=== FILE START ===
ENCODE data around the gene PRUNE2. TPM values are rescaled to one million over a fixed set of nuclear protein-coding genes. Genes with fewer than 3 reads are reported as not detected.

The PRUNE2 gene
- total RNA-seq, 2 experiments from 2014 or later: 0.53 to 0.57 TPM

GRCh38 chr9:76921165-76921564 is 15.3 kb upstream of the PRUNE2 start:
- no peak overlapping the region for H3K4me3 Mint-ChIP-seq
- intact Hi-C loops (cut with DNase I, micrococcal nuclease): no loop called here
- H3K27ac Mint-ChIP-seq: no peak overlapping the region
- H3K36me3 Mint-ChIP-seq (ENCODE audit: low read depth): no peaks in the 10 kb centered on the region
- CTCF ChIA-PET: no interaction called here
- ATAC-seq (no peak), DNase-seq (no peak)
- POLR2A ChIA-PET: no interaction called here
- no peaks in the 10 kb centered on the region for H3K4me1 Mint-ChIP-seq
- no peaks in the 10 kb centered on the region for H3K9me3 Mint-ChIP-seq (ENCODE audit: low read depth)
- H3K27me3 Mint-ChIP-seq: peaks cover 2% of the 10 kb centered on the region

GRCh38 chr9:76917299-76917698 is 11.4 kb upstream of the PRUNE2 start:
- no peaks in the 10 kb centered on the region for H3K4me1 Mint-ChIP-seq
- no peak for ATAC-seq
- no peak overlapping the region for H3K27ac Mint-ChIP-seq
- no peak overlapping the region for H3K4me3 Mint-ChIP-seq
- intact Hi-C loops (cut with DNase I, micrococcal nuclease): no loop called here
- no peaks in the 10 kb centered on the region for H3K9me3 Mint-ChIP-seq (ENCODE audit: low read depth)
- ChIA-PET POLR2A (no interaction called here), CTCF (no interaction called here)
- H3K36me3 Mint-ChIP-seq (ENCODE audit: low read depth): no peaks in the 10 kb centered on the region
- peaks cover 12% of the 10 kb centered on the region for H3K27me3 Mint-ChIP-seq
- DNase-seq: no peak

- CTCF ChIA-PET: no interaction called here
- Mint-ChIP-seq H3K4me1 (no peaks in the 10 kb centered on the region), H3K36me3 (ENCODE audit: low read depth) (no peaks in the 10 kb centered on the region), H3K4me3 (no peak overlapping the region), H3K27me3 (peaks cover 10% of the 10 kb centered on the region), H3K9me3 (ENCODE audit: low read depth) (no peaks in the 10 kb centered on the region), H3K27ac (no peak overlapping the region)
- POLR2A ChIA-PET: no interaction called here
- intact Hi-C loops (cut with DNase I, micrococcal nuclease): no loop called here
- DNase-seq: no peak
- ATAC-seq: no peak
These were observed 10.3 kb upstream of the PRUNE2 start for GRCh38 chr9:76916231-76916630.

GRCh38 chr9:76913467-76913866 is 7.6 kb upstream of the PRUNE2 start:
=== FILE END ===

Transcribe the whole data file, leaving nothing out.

ENCODE data around the gene PRUNE2. TPM values are rescaled to one million over a fixed set of nuclear protein-coding genes. Genes with fewer than 3 reads are reported as not detected.

The PRUNE2 gene
- total RNA-seq, 2 experiments from 2014 or later: 0.53 to 0.57 TPM

GRCh38 chr9:76921165-76921564 is 15.3 kb upstream of the PRUNE2 start:
- no peak overlapping the region for H3K4me3 Mint-ChIP-seq
- intact Hi-C loops (cut with DNase I, micrococcal nuclease): no loop called here
- H3K27ac Mint-ChIP-seq: no peak overlapping the region
- H3K36me3 Mint-ChIP-seq (ENCODE audit: low read depth): no peaks in the 10 kb centered on the region
- CTCF ChIA-PET: no interaction called here
- ATAC-seq (no peak), DNase-seq (no peak)
- POLR2A ChIA-PET: no interaction called here
- no peaks in the 10 kb centered on the region for H3K4me1 Mint-ChIP-seq
- no peaks in the 10 kb centered on the region for H3K9me3 Mint-ChIP-seq (ENCODE audit: low read depth)
- H3K27me3 Mint-ChIP-seq: peaks cover 2% of the 10 kb centered on the region

GRCh38 chr9:76917299-76917698 is 11.4 kb upstream of the PRUNE2 start:
- no peaks in the 10 kb centered on the region for H3K4me1 Mint-ChIP-seq
- no peak for ATAC-seq
- no peak overlapping the region for H3K27ac Mint-ChIP-seq
- no peak overlapping the region for H3K4me3 Mint-ChIP-seq
- intact Hi-C loops (cut with DNase I, micrococcal nuclease): no loop called here
- no peaks in the 10 kb centered on the region for H3K9me3 Mint-ChIP-seq (ENCODE audit: low read depth)
- ChIA-PET POLR2A (no interaction called here), CTCF (no interaction called here)
- H3K36me3 Mint-ChIP-seq (ENCODE audit: low read depth): no peaks in the 10 kb centered on the region
- peaks cover 12% of the 10 kb centered on the region for H3K27me3 Mint-ChIP-seq
- DNase-seq: no peak

- CTCF ChIA-PET: no interaction called here
- Mint-ChIP-seq H3K4me1 (no peaks in the 10 kb centered on the region), H3K36me3 (ENCODE audit: low read depth) (no peaks in the 10 kb centered on the region), H3K4me3 (no peak overlapping the region), H3K27me3 (peaks cover 10% of the 10 kb centered on the region), H3K9me3 (ENCODE audit: low read depth) (no peaks in the 10 kb centered on the region), H3K27ac (no peak overlapping the region)
- POLR2A ChIA-PET: no interaction called here
- intact Hi-C loops (cut with DNase I, micrococcal nuclease): no loop called here
- DNase-seq: no peak
- ATAC-seq: no peak
These were observed 10.3 kb upstream of the PRUNE2 start for GRCh38 chr9:76916231-76916630.

GRCh38 chr9:76913467-76913866 is 7.6 kb upstream of the PRUNE2 start: